Book review: Histories, by Sam Guglani

"Guglani's subject isn't the particularities of a medical procedure or the political plight of our underfunded, overstretched health service, but his characters' humanity."
"Guglani's subject isn't the particularities of a medical procedure or the political plight of our underfunded, overstretched health service, but his characters' humanity."
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The Scotsman’s monthly review of a book about health, promoted by Wellcome

“The feeling passes quickly but it leaves an ache, and for a while everything that follows is filtered through it.” This is a description, from Sam Guglani’s affecting novel, Histories, of the moment a nurse sees a person rather than a patient, the emotional jolt denting hard-won defences. But it may as well be a description of the novel itself. There is something meditative about Guglani’s spare, poetic prose. And unsettling too. It stays with you long after the book is finished.

It may be slight, just 130 pages or so, but this is a novel with serious emotional heft. There are 18 chapters, each told from the point of view of a different person – the consultant physician, the junior doctor, the oncologist, the chaplain, the medical student, the nurse, the patient – and these are knitted together by place, an oncology ward in a hospital, and time, a single week in October.

Guglani manipulates his form expertly, shifting between first person narrative, to dialogue between colleagues, to dictated dictaphone entries, interweaving characters in a way that’s only fully revealed in second or third readings. Structurally, this allows us an insight into how a hospital is itself a kind of microcosm, an organism given life by the coming together of disparate individuals working, however chaoticially, together. Thematically, it provides a multi-dimensional exploration of power and empathy, hope, loss, belonging and the challenge of genuine communication. “Meaningful contact is so elusive, even here in a hospital” reflects Emily, a consultant oncologist fearing burnout, her feelings for her patients “like a valve switching off”.

There is a growing genre of books written by doctors about their profession – I’ve reviewed more than one of them in these pages – but Guglani’s subject isn’t the particularities of a medical procedure or the political plight of our underfunded, overstretched health service, or even the emotional consequences of a job that places enormous demands on those who do it. That’s not to say that these issues aren’t present, but rather that Guglani foregrounds matters of a different magnitude, matters one might regard as even more profound. His subject is his characters’ humanity, as it’s tested and shaped in airless consulting rooms and in wards behind poorly drawn curtains. These characters are scrutinised by an unsparing eye, their frailties and feelings probed with forensic, microscopic precision.

A consultant clinical oncologist in Cheltenham, Guglani has a masters in creative writing from Oxford, writes a column in the Lancet, and is a founder of Medicine Unboxed, an organisation that promotes an understanding of medicine through the arts and humanities. It’s the poeticism of his prose that renders this novel so poignant and evocative. The titular histories emerge, not chronologically, not neatly, but as they would in life: disordered, fragmented, partial. “I collect them around here, histories, hundreds of them,” says the porter, Josh Webster. “Moving people along corridors, talking cheek to cheek or with my head above them. No eye contact, just our voices mingling in the air. That way, you stumble on the story rather than taking it, like happening on it by accident, caught as it honestly is.” This is how Guglani has written his novel and is, in part, why it rewards repeat readings – each time something that we didn’t have adequate information to understand at a first attempt is revealed; characters whose fates are played out late in the novel make cameo appearances in the early chapters and connections become apparent.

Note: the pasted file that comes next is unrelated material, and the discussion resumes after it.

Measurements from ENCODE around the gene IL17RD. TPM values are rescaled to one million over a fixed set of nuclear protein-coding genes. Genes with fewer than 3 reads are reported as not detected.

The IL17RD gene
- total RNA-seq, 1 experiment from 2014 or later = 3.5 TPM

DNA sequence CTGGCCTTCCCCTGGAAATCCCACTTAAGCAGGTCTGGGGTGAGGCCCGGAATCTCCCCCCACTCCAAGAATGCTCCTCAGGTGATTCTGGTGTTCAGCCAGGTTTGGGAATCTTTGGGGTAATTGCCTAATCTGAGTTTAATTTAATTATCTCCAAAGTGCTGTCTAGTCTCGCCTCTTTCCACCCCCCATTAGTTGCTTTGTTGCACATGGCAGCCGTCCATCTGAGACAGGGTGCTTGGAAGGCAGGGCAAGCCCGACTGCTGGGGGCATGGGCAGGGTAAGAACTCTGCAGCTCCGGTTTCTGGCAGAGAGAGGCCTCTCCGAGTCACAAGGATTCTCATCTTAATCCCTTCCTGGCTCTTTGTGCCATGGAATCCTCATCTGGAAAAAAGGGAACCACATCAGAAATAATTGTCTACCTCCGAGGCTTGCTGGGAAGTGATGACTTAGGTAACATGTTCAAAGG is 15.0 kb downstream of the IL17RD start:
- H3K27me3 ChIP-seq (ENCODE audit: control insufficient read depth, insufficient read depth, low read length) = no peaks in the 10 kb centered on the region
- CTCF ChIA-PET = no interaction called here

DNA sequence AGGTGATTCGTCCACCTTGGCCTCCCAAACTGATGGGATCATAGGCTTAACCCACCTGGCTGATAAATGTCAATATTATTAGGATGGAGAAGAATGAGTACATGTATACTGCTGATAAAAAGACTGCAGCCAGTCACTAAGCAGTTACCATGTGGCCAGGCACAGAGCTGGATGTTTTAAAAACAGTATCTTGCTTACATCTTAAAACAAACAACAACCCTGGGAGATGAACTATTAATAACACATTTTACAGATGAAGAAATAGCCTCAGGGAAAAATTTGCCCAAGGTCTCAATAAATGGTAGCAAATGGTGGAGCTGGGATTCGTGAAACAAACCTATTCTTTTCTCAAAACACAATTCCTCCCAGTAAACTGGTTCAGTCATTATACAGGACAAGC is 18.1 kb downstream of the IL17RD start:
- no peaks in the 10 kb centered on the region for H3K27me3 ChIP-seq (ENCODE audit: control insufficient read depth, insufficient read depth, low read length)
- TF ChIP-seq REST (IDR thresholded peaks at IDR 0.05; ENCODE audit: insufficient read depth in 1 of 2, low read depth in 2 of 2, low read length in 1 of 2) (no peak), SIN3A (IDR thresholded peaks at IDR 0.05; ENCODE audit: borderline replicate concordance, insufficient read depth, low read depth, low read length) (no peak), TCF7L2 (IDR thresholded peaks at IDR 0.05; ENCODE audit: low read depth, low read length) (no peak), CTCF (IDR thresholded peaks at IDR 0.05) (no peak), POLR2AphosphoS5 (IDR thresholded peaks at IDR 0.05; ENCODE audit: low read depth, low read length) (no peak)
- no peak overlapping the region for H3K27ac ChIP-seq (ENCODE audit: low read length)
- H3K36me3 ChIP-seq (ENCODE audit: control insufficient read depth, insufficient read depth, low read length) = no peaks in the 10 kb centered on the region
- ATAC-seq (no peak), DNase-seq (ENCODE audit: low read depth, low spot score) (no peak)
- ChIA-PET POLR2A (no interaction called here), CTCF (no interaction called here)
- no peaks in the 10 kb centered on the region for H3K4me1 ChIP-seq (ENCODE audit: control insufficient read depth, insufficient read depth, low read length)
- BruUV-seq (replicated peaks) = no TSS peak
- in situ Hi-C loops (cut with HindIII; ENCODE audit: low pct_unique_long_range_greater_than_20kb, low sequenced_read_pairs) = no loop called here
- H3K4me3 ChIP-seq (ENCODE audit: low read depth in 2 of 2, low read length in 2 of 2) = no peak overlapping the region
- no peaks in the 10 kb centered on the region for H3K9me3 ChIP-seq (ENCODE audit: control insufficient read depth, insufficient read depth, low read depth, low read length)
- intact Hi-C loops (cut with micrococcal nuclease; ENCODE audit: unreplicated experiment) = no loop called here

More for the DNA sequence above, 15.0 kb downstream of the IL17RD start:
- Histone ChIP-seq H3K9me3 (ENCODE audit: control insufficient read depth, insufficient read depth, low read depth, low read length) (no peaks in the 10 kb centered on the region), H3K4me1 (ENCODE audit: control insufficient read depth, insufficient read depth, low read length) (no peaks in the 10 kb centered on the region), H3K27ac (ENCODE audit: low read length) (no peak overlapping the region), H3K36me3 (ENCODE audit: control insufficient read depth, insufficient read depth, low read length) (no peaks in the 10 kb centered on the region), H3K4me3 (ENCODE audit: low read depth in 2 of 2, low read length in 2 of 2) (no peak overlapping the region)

In a sense this novel is an examination of communication – what we can make known, even to ourselves. “How to speak and listen to people. The history-taking”, is how the lowly porter describes it. And his view of the medics with whom he works is critical. “Passing them sometimes, I catch the things they say to patients and I’m amazed they get any history at all. Asking what they ask in that way they do. Difficult things, huge things, all the time looking people straight in the eyes.”

Guglani is unsparing in his exposure of the flaws and limitations of the doctors and yet he imbues them with such humanity, our own criticism is tempered. Pomposity, emotional shutdown, crippling self-doubt, swagger – each a coping mechanism, an attempt to bear the enormity of the expectations of those who rely on them, at least in some instances, for nothing short of life itself.

If there’s a weak spot, for me it’s the stories in the collection about characters who would most likely be working class, the hospital cleaner, the porter, a hairdresser patient. The writing remains polished but the voice is less convincing. This isn’t the case with the medics, whether it’s James Chester, the consultant oncologist himself diagnosed with cancer, or Seb, a junior doctor wracked with inadequacy: “It was all perfect snow before he started, the idea of him, of medicine... the idea of him as a doctor. Now there are footprints all over it, mud and slush thrown up. He doesn’t know who to be, how to be.”

Those are the questions Guglani poses for each of his characters and his exploration is as moving as it is illuminating.

*Histories, by Sam Guglani, Riverrun, 128pp, £12.99